Purpose of Review
Compulsive sexual behavior (CSB) is widely regarded as a “behavioral addiction,” and is a major threat to quality of life and both physical and mental health. However, CSB has been slow to be recognized clinically as a diagnosable disorder. CSB is co-morbid with affective disorders as well as substance use disorders, and recent neuroimaging studies have demonstrated shared or overlapping neural pathologies disorders, especially in brain regions controlling motivational salience and inhibitory control.
Clinical neuroimaging studies are reviewed that have identified structural and/or function changes in prefrontal cortex, amygdala, striatum, and thalamus in individuals suffering from CSB. A preclinical model to study the neural underpinnings of CSB in male rats is discussed consisting of a conditioned aversion procedure to examine seeking of sexual behavior despite known negative consequences. Using this preclinical model, a role of the medial prefrontal cortex was identified, including neural plasticity during comorbidity of CSB and psychostimulant abuse.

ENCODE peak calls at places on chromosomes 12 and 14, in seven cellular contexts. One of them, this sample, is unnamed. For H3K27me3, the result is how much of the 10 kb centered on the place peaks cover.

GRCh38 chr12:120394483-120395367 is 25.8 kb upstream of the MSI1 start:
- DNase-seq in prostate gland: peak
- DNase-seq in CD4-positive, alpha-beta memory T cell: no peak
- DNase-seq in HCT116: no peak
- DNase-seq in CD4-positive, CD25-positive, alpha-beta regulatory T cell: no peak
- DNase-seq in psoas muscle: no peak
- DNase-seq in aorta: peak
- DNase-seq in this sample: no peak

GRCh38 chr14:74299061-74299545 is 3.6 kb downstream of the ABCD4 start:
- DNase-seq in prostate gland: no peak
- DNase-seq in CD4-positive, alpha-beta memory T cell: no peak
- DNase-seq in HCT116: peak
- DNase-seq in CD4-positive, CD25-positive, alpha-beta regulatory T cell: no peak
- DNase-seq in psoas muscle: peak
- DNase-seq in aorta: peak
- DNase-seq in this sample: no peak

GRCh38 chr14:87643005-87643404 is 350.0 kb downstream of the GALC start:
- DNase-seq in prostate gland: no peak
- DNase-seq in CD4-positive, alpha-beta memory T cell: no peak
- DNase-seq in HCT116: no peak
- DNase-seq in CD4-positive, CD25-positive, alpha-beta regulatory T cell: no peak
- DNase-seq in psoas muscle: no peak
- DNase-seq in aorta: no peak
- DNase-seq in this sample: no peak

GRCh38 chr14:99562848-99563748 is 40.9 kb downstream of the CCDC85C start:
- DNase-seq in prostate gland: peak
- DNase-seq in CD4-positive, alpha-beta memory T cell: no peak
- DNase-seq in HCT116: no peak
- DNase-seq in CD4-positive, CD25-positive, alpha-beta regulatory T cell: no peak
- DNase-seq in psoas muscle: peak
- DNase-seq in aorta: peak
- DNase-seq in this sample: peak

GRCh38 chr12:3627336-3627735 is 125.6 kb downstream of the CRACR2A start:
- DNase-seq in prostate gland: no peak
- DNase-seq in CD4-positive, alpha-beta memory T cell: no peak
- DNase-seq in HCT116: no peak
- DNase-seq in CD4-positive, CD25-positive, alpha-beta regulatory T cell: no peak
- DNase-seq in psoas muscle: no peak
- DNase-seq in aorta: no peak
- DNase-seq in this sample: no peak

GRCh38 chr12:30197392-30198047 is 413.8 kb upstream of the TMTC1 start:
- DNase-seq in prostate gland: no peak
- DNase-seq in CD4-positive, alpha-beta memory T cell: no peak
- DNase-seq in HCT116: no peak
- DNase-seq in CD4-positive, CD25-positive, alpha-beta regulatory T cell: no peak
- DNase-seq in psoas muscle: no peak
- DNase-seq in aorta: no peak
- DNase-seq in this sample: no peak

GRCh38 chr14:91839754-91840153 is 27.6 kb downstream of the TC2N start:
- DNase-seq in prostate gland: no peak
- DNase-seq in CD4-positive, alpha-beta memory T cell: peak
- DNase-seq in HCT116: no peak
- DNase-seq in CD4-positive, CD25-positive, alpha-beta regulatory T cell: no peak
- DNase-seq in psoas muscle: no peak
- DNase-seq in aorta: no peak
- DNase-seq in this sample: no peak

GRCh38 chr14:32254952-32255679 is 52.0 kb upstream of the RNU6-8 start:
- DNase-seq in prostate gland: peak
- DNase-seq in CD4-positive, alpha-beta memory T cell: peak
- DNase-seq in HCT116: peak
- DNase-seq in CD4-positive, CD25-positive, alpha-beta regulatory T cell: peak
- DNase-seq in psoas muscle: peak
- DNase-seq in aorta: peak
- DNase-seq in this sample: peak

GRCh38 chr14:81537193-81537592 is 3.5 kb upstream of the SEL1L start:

This review summarizes recent human behavioral and neuroimaging studies, in addition to preclinical models that can be used to study the underlying neurobiology of CSB.
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The authors declare that they have no conflicts of interest.
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This article does not contain any studies with human or animal subjects performed by any of the authors.
This article is part of the Topical Collection on Preclinical and Psychophysiology
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Kuiper, L.B., Coolen, L.M. Compulsive Sexual Behavior in Humans and Preclinical Models. Curr Sex Health Rep 10, 124–131 (2018). https://doi.org/10.1007/s11930-018-0157-2
- Compulsive sexual behavior
- Prefrontal cortex
- Limbic system
- Sexual behavior